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Q&A with a UK Anaesthetist on COVID-19

Hannah, Anaesthetist from the UK and CIVCO Radiotherapy Senior Regional Director of Northern EMEA, Simon Theobald’s daughter, shares her experiences of caring for COVID-19 patients and handling the global pandemic.


What is your official job title?
Anaesthetic core trainee. I've completed five years of medical school and two years of general training. I'm currently in my third year of an eight year anaesthetist in training program.

On a normal day what do you love most about your job?
I love the variety of things I can be doing day to day, from a “normal” anaesthetic in a straight forward operation, to labour ward putting in epidurals, seeing major trauma patients in the Emergency Department and procedures in the intensive care unit.

What made you want to get into healthcare?
I can’t remember a time when I didn’t want to be a doctor and it sounds so cheesy as well as the thing every potential medical student says at an interview, but I feel so privileged to do a job that I love which has so much potential for good.

What is it like to have Simon as your dad?  We love him by the way, such an authentic man!
I’m very lucky to have always have been supported by my dad in everything I’ve tried and I’m sure I wouldn’t have got to where I am now without him and my mum quietly pushing me to do my best. You’ve sometimes got to wade through a series of dad jokes and teasing but he’s always got some useful advice to give as well as being one of the most generous and thoughtful men I’ve ever met. 

Tell us a little about your position and a typical day before COVID-19.
As an anaesthetist in training, we rotate through different modules to give us experience and technical skills particular to each. Before COVID-19 this was an ENT module where I was mainly doubled up with a consultant learning about how to anaesthetise this group of patients. 

Can you share some of your experiences of taking care of patients with COVID-19? Can you paint a picture of what you're seeing as you deal with the pandemic?
One of the main differences in treating patients with COVID-19 is the barrier created by the layers of PPE we need to wear. I feel lucky that we’ve had enough to go round for staff but it’s very difficult to communicate to both staff and patients through masks and visors. It is very hot and unpleasant with lots of people getting pressure sores from tight fitting masks and I’m sure it’s pretty scary for the patients. 

The intensive care unit is full and we are using our paediatric beds for adult patients. Despite this, our nurses have been delivering absolutely amazing care even under the immense pressures. As doctors we are able to do some of our work away from the patient bedside (eg looking at notes/scans, requesting investigations, talking to other specialists) and so get some let up but the nurses are doing long shifts in full PPE whilst also doing lots of manual handling. They really are fantastic!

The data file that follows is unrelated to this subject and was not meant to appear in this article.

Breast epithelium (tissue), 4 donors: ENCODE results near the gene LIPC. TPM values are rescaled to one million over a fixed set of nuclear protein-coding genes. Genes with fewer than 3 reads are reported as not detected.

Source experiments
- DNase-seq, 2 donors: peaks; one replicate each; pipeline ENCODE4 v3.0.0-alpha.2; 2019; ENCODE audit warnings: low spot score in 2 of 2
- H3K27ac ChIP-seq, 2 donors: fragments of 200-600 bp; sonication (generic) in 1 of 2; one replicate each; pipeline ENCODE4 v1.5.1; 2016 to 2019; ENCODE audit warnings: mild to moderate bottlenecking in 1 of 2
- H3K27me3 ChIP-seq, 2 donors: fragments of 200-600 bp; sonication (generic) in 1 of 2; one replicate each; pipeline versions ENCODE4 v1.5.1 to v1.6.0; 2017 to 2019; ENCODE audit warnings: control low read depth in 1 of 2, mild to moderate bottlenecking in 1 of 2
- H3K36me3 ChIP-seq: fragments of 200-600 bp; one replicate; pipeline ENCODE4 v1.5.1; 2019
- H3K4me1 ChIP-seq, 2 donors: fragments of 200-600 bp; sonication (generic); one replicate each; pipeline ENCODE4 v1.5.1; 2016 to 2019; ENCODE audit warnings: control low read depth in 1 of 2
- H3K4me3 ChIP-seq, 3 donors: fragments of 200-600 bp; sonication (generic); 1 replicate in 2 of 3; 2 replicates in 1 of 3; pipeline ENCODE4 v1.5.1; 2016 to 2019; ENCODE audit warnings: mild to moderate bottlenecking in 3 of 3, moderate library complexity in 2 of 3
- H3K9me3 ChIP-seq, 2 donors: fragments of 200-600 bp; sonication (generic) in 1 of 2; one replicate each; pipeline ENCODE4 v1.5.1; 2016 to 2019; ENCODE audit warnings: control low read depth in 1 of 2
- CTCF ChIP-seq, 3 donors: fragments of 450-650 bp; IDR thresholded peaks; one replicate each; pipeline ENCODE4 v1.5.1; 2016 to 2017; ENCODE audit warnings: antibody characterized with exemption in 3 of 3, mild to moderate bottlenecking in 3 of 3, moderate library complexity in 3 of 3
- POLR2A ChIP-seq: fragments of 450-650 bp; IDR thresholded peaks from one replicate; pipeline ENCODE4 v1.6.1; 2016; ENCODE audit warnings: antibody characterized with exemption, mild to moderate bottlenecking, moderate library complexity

We’ve also put a hold on all but the most life threatening ENT and similar procedures as these are felt to be the most high risk. 

How did you feel at the start of the pandemic? How are you feeling now?
There was a big fear of the unknown at the start of the pandemic. We were looking at what was happening in Italy and trying to plan for the worst whilst training up staff for additional roles. There were lots of changes in plans and no one was sure what was coming. 

Things are starting to feel more positive now. We have clear plans about what to do and how we treat patients in theatre and how many staff we need. There is still some trepidation though as elective work starts to increase again and how we will cope with that. 

What are some ways that communities can support health care professionals?
The main way the community can support healthcare is to maintain social distancing and not push the boundaries set. We have managed to flatten the peak but there’s no quick fix unfortunately 

What are some of your biggest concerns for your facility over the next couple of months?
The main worry is how we can increase our planned elective work which has been on hold the last few months. We have been doing some in our “clean” hospital (the Spire and Nuffield private hospitals have been running quite a few NHS lists) but the waiting lists for elective but nonetheless important work are building all the time...

What are some positive things that could come out of this situation?
I hope that there are lots of positives that will come out of this like people realising how important the NHS is and how we should value it. I also hope people will remember all the simple pleasures they’ve enjoyed with their families at home but also staying in touch online. I for one have made concerted efforts to check in with friends and family more often. 

We'd like to extend a major thank you to Hannah for her contributions as an essential health care worker and for taking the time to share her insight on this important issue!



Hannah with her father, Simon Theobald




Hannah wearing PPE